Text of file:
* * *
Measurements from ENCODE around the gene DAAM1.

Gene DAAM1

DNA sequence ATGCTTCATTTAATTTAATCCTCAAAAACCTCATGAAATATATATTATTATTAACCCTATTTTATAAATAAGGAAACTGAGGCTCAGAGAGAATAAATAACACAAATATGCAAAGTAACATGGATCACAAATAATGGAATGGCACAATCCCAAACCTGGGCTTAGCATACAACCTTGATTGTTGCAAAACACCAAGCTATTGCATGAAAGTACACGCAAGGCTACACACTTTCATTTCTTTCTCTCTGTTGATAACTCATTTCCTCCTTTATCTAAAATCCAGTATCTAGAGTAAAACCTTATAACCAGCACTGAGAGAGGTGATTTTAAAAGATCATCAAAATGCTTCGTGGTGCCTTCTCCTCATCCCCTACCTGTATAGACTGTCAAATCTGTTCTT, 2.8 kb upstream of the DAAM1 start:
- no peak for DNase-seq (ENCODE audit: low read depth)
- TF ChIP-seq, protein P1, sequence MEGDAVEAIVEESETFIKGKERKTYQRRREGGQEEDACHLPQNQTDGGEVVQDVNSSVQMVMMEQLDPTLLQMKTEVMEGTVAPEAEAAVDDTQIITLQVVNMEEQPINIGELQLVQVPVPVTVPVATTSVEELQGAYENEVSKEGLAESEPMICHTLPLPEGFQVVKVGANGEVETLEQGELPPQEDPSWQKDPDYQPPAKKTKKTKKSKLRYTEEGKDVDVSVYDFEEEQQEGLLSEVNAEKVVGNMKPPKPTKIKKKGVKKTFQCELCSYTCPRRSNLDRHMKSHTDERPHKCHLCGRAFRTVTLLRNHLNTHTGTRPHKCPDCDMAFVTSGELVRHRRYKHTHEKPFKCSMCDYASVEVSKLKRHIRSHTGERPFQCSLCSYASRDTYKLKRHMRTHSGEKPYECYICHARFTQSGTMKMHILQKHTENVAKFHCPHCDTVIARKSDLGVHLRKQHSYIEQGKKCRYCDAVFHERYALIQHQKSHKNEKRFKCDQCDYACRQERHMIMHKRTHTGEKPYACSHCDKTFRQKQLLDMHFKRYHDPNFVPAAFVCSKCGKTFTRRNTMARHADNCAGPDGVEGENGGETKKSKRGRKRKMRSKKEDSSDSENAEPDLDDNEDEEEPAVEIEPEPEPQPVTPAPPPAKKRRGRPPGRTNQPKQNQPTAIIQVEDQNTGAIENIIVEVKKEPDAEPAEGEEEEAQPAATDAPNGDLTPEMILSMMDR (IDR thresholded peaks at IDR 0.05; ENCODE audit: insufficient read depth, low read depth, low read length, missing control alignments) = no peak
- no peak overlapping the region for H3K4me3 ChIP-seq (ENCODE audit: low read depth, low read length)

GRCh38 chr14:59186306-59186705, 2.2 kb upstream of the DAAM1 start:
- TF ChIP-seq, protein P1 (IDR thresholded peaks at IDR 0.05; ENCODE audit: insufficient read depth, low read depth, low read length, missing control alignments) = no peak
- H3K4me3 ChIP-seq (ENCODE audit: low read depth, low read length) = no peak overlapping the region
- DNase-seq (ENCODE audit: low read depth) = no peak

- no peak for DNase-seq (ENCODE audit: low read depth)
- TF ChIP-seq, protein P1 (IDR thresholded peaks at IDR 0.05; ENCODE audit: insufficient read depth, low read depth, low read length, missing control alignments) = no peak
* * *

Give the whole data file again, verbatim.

Measurements from ENCODE around the gene DAAM1.

Gene DAAM1

DNA sequence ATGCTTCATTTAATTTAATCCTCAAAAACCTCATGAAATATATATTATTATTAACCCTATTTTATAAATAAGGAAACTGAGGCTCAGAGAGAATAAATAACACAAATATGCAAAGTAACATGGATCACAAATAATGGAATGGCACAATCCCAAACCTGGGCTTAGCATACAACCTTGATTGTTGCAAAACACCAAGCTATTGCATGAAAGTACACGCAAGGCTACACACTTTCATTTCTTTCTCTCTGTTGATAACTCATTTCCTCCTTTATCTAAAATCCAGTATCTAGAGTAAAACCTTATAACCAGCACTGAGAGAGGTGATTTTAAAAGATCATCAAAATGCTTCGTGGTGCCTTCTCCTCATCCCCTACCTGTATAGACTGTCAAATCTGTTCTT, 2.8 kb upstream of the DAAM1 start:
- no peak for DNase-seq (ENCODE audit: low read depth)
- TF ChIP-seq, protein P1, sequence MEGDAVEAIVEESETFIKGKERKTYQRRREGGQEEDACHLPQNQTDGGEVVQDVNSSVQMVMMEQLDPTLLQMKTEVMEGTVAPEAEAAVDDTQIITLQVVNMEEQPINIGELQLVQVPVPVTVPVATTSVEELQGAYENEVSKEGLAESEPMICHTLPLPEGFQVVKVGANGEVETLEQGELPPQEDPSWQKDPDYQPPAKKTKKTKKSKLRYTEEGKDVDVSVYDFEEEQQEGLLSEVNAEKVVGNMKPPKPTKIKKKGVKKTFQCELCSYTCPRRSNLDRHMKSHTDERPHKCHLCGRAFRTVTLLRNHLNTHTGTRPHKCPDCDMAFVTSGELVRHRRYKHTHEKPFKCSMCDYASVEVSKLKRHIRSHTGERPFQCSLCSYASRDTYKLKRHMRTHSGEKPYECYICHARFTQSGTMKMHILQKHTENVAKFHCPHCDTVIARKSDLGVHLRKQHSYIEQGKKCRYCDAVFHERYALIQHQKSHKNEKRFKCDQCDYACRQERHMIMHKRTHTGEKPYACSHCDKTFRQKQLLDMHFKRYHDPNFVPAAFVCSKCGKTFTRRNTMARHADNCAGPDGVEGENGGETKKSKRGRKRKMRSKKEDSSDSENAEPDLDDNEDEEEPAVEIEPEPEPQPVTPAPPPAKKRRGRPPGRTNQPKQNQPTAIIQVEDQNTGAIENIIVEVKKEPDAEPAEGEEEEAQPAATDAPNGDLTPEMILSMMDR (IDR thresholded peaks at IDR 0.05; ENCODE audit: insufficient read depth, low read depth, low read length, missing control alignments) = no peak
- no peak overlapping the region for H3K4me3 ChIP-seq (ENCODE audit: low read depth, low read length)

GRCh38 chr14:59186306-59186705, 2.2 kb upstream of the DAAM1 start:
- TF ChIP-seq, protein P1 (IDR thresholded peaks at IDR 0.05; ENCODE audit: insufficient read depth, low read depth, low read length, missing control alignments) = no peak
- H3K4me3 ChIP-seq (ENCODE audit: low read depth, low read length) = no peak overlapping the region
- DNase-seq (ENCODE audit: low read depth) = no peak

- no peak for DNase-seq (ENCODE audit: low read depth)
- TF ChIP-seq, protein P1 (IDR thresholded peaks at IDR 0.05; ENCODE audit: insufficient read depth, low read depth, low read length, missing control alignments) = no peak